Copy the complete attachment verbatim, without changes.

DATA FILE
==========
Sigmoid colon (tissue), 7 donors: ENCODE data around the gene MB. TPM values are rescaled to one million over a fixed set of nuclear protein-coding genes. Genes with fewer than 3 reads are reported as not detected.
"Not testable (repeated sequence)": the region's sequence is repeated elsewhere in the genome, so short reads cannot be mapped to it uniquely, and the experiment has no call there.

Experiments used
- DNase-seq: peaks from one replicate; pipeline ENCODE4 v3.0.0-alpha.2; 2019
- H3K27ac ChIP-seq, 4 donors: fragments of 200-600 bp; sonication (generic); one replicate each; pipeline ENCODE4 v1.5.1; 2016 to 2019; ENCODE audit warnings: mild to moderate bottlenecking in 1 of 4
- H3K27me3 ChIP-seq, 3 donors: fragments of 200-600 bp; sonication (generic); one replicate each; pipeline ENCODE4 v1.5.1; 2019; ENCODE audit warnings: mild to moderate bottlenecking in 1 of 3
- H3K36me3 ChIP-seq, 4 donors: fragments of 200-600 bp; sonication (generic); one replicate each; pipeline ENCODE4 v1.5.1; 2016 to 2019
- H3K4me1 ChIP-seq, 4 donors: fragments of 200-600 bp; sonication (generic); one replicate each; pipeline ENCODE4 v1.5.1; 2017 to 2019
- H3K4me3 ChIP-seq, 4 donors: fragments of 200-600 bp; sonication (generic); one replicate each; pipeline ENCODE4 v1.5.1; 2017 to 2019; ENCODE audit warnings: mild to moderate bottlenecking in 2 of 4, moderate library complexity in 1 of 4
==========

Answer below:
Sigmoid colon (tissue), 7 donors: ENCODE data around the gene MB. TPM values are rescaled to one million over a fixed set of nuclear protein-coding genes. Genes with fewer than 3 reads are reported as not detected.
"Not testable (repeated sequence)": the region's sequence is repeated elsewhere in the genome, so short reads cannot be mapped to it uniquely, and the experiment has no call there.

Experiments used
- DNase-seq: peaks from one replicate; pipeline ENCODE4 v3.0.0-alpha.2; 2019
- H3K27ac ChIP-seq, 4 donors: fragments of 200-600 bp; sonication (generic); one replicate each; pipeline ENCODE4 v1.5.1; 2016 to 2019; ENCODE audit warnings: mild to moderate bottlenecking in 1 of 4
- H3K27me3 ChIP-seq, 3 donors: fragments of 200-600 bp; sonication (generic); one replicate each; pipeline ENCODE4 v1.5.1; 2019; ENCODE audit warnings: mild to moderate bottlenecking in 1 of 3
- H3K36me3 ChIP-seq, 4 donors: fragments of 200-600 bp; sonication (generic); one replicate each; pipeline ENCODE4 v1.5.1; 2016 to 2019
- H3K4me1 ChIP-seq, 4 donors: fragments of 200-600 bp; sonication (generic); one replicate each; pipeline ENCODE4 v1.5.1; 2017 to 2019
- H3K4me3 ChIP-seq, 4 donors: fragments of 200-600 bp; sonication (generic); one replicate each; pipeline ENCODE4 v1.5.1; 2017 to 2019; ENCODE audit warnings: mild to moderate bottlenecking in 2 of 4, moderate library complexity in 1 of 4